Stories influence and reflect our world. It’s been that way since ancient mythology and prehistoric cave paintings— we try to understand ourselves and our place in the universe through the interpretive prism of fiction. That’s one of the reasons why inclusive, diverse representation in media is so vitally important — seeing yourself onscreen is unfathomably powerful. That identification, the acknowledgment that you exist, that you can accomplish wonders, that the worlds of movies and TV aren’t exclusive to just the nauseatingly overrepresented white male, is precious and desperately needed. Doctor Mae Jemison, the first African-American woman in space, become an astronaut after seeing Nichelle Nichols’s Nyota Uhura on the bridge of the Enterprise in Star Trek.
Onscreen inclusivity leads to richer storytelling landscapes with a wider range of perspectives, ones that disprove dangerous stereotypes and hopefully lead to better understanding. It’s never “just a movie”; we’re shaped by what stories tell us, just as we shape the stories told.
Luke Cage is more than another successful Marvel venture in a string of solid, formula-aligning Netflix efforts. It’s undeniably urgent, undeniably relevant, and undeniably black. A thrilling, genre-bending hybrid, its hero a bulletproof black man in a hoodie walking unafraid into a barrage of gun fire and emerging unscathed, an image the power of which can’t possibly be overstated. It’s a love letter to Harlem — its history, its culture, and the community living within it. Conversations meditating about the legacies of sports figures, hip hop artists, authors, and war heroes are as important as outwitting a villain’s schemes. The visual choices and music cues are steeped in layers of black history, the latter especially woven throughout the series as its beating lifeblood (every episode is titled after a Gang Starr song). The subjects of police brutality, systematic racism, economic inequality, the criminal justice system, and politics are combined into a nuanced, seamless whole. There are no deplorable stereotypes or cheap caricatures but a rich, complex, multifaceted, stunning cast of characters with histories, dreams, goals, motives, perspectives, and experiences, both shared and different; heroes, villains, and the spaces in between, with a cast made up almost entirely of people of color. Trust, legacy, dignity, respect, and responsibility are all reexamined. It gets inside your favorite superhero genre cliches and tears them apart from the inside out; reinvents them through the perspective of a black man’s life in modern America.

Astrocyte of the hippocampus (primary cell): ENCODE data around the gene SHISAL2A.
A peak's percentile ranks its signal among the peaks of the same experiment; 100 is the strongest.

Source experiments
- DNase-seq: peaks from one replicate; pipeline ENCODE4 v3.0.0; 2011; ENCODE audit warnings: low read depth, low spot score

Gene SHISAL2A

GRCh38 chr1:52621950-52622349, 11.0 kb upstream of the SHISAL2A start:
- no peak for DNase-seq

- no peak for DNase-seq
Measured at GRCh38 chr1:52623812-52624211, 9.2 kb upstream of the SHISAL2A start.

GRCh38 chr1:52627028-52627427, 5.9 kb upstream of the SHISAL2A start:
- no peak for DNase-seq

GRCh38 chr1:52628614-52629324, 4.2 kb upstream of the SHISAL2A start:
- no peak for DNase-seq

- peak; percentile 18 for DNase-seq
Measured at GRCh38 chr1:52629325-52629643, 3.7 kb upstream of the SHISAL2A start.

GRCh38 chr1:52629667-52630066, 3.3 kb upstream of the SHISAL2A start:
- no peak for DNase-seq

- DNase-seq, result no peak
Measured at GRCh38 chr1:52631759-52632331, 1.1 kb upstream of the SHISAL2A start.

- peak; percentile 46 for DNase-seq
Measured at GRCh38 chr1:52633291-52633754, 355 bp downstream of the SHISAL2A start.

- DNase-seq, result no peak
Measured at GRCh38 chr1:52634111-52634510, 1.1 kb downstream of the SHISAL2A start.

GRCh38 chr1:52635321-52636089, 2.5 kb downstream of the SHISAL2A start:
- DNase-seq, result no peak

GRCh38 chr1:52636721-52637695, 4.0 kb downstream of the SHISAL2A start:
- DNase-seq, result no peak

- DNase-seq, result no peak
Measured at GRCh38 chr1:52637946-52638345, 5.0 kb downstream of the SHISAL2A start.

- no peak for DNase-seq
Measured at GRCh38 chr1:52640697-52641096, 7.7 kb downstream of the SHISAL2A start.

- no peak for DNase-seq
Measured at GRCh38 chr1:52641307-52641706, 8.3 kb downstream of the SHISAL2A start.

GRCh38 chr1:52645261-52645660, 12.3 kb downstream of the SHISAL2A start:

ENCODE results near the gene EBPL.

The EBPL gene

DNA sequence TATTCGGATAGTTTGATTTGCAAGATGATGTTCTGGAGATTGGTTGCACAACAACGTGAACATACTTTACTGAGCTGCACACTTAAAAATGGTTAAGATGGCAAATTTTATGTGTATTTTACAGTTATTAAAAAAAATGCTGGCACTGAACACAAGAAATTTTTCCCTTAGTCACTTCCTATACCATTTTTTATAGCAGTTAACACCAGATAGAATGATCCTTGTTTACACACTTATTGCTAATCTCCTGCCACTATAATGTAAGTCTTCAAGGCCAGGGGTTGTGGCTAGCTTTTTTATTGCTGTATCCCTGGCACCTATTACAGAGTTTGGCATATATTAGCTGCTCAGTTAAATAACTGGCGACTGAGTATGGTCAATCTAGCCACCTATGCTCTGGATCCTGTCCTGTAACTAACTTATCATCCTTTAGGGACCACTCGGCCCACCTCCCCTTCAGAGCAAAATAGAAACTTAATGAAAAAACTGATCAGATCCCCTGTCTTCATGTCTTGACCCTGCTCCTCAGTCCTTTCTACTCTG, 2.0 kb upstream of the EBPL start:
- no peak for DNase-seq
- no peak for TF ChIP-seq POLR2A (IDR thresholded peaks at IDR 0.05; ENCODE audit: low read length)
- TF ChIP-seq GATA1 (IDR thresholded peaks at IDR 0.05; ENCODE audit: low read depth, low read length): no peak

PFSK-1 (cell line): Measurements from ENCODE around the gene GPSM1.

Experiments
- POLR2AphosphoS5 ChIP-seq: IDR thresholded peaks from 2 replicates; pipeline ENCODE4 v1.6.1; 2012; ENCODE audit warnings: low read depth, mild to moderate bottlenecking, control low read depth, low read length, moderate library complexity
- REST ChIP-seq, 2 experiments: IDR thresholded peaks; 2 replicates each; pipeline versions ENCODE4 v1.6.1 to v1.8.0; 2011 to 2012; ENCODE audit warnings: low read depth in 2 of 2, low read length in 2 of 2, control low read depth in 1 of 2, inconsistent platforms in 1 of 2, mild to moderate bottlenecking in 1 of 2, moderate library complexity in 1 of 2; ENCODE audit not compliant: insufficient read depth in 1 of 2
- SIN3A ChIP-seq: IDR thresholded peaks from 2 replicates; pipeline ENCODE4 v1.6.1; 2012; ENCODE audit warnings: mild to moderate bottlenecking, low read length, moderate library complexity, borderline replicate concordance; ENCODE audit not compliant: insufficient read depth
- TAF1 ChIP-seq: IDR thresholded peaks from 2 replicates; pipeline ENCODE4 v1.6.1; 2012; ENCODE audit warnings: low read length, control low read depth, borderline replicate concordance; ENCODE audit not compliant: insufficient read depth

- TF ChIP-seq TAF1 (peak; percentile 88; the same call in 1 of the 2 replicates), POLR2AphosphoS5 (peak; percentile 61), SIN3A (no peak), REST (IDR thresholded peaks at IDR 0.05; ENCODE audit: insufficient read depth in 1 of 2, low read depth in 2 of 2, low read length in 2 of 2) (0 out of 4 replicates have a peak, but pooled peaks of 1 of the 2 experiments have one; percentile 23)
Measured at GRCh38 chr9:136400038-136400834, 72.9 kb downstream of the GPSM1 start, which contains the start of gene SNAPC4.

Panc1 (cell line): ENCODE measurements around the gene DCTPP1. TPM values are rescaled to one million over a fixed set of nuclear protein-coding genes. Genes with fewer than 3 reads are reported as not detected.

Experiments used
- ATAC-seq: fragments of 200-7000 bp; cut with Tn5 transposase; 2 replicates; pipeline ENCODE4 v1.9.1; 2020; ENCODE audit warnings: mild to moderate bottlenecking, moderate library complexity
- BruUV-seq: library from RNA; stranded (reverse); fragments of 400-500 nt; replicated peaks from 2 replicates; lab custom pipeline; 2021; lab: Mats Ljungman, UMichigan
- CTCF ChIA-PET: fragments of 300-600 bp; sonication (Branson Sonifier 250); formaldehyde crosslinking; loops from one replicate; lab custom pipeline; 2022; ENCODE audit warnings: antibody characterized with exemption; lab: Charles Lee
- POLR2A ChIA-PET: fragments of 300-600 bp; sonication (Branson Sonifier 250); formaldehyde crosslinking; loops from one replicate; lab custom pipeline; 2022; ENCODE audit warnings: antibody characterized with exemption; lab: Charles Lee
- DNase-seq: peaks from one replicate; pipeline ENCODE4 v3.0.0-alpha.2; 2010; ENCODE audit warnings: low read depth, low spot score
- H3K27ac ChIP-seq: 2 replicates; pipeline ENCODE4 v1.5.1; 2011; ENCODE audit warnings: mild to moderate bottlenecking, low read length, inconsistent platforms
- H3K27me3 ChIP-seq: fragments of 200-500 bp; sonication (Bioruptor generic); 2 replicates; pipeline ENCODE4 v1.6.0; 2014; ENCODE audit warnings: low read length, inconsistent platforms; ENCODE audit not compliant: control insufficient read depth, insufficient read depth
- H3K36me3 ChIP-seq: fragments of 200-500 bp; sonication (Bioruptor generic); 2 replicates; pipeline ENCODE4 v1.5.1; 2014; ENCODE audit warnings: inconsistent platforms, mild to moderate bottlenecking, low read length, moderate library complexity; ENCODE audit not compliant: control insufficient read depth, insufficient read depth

Eight years before Iron Man, when Marvel’s interconnected movie universe was just a studio’s daydream, there was X-Men. In many ways we have Bryan Singer to thank for establishing the success of today’s superhero blockbusters. Singer grounded his mutant world in realism and heart, proving that movies based on crime-fighting, cape-wearing people with funky abilities can have social, political, and emotional relevance; something fans have known for decades, but the general public remained mostly unaware of. (Ew, comics? Comics are for nerds!)